Music : String awakening: Martha's Vineyard Chamber Music kicks off season
Photo courtesy of MVCMS
To the initiated, the term chamber music may conjure up images from a costume drama with musicians providing the requisite, rather dull entertainment at an aristocrat's get-together, while an unenthused audience suppresses yawns and offers up polite applause. Those who have attended any of the Martha's vineyard Chamber Music Society's (MVCMS) summer concerts know better.
The music varies from classical to jazz to experimental, the selections tend to the dramatic, and the evenings invariably end with a rousing standing ovation.
This weekend, MVCMS offers a special pre-season concert at a discounted price ($20 as opposed to $35) as part of a nationwide initiative to generate interest in chamber music, or small ensemble music. The term refers not to a style of music but to the manner in which it is presented, where only one performer takes on each part of a composition, as opposed to a whole "section" in a symphony orchestra.
The concert on Saturday, May 26, at the Old Whaling Church in Edgartown, includes a variety of musical styles from a range of eras. MVCMS artistic director and pianist Delores Stevens has selected three piano quartets to kick off the season. For last year's spring concert, she presented a mix of duets featuring four musicians, but this time around she says, "The variety is going to be in the music."
"Piano Quartet in E-flat Major" by Mozart will open the program. "The Mozart is just elegant and refined," says Ms. Stevens. "This is a perfect example of pure chamber music." This classic three-movement piece is followed by a lively selection by early 20th-century Spanish composer Joachín Turina.
"Turina is a composer who is not only from Spain, but writes with that kind of Spanish ambience," says Ms. Stevens. "The music is very folksy, with Spanish rhythms. It's idiomatic, melodic, very romantic music."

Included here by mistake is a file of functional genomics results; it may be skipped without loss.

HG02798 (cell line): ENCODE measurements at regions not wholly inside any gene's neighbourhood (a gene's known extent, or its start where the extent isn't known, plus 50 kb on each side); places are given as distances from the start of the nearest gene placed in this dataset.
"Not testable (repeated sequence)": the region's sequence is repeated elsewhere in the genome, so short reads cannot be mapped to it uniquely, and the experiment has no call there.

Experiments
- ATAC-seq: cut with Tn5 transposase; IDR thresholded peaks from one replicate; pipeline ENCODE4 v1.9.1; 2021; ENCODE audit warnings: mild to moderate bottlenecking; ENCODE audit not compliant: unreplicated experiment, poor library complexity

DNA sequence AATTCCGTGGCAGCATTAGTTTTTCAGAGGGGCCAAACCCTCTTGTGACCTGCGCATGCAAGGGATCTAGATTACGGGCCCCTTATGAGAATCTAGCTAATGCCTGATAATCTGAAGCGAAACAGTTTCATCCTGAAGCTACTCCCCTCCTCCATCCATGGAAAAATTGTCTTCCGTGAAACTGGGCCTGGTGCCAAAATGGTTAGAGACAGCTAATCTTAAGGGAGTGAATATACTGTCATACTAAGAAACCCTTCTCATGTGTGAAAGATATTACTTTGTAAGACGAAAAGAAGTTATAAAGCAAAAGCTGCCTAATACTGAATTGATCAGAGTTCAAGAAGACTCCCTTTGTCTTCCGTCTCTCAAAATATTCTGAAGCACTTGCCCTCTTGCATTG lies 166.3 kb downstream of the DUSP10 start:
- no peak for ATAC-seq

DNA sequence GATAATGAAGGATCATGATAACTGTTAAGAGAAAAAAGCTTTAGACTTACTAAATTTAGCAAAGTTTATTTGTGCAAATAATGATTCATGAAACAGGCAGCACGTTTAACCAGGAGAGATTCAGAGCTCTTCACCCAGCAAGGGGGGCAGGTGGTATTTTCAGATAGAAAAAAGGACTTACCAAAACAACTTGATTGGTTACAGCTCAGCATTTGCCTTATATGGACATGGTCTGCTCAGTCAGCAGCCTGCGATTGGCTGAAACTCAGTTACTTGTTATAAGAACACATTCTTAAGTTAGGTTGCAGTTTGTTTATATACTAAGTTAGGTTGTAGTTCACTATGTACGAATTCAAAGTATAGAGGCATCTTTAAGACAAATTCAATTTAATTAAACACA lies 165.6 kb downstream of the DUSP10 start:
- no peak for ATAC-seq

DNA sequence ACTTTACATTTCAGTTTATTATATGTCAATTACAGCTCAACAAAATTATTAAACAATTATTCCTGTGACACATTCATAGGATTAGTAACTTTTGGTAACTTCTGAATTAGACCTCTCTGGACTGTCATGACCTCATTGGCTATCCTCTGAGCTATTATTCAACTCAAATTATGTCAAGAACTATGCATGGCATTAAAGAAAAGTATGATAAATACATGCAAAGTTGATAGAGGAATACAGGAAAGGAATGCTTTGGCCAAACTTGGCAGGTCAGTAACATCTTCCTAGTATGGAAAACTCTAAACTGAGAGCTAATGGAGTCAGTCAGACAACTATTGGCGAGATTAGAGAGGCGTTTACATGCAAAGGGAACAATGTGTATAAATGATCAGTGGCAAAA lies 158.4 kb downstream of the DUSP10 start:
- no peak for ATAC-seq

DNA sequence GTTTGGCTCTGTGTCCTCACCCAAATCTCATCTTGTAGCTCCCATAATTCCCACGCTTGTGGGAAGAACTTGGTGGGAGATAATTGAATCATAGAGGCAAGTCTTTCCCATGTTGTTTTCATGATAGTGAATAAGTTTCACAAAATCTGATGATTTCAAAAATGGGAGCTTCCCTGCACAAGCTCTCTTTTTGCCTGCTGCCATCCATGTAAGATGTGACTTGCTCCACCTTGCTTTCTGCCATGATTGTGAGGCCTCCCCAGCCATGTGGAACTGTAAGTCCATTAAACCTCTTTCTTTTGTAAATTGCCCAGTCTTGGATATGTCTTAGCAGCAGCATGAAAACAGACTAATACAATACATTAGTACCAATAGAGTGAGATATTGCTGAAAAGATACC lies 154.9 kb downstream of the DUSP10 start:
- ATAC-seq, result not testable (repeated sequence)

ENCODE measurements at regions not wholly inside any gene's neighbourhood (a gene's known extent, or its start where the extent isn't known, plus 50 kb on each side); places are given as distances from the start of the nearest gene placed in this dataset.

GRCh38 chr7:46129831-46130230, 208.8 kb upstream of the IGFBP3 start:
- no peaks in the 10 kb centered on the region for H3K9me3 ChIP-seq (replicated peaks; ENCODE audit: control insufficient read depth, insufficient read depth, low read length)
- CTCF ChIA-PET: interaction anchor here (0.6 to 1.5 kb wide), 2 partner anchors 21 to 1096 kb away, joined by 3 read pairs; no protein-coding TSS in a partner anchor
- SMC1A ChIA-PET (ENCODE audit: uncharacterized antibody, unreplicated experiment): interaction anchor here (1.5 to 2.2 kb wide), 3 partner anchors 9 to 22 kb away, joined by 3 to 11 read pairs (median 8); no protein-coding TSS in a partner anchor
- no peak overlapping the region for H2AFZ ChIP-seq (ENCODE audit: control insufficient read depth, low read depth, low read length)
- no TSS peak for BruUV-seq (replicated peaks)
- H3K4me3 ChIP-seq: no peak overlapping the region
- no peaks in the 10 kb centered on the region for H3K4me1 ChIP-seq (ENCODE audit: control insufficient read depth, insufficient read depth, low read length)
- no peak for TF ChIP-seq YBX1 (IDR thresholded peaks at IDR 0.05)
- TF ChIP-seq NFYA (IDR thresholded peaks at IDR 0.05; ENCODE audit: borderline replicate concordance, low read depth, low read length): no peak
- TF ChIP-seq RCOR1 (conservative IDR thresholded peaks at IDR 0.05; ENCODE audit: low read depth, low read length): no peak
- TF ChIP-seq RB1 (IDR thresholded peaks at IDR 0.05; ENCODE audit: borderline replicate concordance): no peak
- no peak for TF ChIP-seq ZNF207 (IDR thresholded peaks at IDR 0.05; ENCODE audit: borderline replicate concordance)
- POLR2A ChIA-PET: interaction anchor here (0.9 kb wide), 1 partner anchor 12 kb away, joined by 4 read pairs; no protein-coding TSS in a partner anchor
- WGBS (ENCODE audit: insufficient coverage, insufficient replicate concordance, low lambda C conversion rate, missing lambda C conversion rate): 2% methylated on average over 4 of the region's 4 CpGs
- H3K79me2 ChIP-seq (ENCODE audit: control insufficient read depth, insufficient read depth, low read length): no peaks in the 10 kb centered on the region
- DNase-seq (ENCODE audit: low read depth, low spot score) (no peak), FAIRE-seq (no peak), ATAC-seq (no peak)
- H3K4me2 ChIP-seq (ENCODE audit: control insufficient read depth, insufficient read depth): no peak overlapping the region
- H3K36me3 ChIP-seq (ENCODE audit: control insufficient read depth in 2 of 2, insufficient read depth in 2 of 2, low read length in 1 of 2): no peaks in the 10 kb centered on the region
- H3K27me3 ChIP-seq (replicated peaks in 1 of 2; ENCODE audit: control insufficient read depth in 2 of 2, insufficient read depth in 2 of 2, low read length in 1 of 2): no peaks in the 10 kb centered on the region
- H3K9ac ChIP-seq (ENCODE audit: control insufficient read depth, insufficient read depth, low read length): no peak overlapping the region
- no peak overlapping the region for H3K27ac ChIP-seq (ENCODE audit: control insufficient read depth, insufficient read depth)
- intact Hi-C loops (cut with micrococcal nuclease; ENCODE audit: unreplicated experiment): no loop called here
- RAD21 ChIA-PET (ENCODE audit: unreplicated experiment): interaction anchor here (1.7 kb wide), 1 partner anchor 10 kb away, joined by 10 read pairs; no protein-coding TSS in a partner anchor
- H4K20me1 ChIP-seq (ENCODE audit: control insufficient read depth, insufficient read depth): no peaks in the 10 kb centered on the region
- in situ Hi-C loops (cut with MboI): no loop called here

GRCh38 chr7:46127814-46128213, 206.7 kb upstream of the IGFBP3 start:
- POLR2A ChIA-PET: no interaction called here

Post-intermission, the concert will conclude with a work by Richard Strauss that Ms. Stevens notes is not performed that often, owing to its difficulty.
"This piece is interesting in that it's quite a large piece in scope. It's almost orchestral," she says. "It doesn't sound much like chamber music. It imbues a huge amount of sound. It's very beautiful, romantic."
Appropriately, Ms. Stevens comments, "I think of the Strauss as a rebirth. We're giving birth to a new season. It's so uplifting. It makes you get excited about things to come."
Ms. Stevens is in demand as a musician who performs in the off-season around her winter home in Southern California. She is recognized as a leading piano soloist and chamber musician throughout the United States and abroad and has recorded for 16 record labels in many genres of music.
Sharing the stage with her is Lila Brown, viola, co-founder and artistic director of the chamber music festival, Music from Salem. After graduating from The Julliard School, Ms. Brown joined the Boston Symphony Orchestra and then went on to become the principal violist of the Camerata Academia Salzburg. She served as an associate professor for music schools in Europe as well as for the Boston Conservatory.
Jonathan Miller, cello, is a 40-year veteran of the Boston Symphony Orchestra and has performed as soloist with a number of symphonies, including The Boston Pops. Mr. Miller twice toured the U.S. with the New York String Sextet, and he has performed as a featured soloist at the American Cello Congresses in both 1990 and 1996.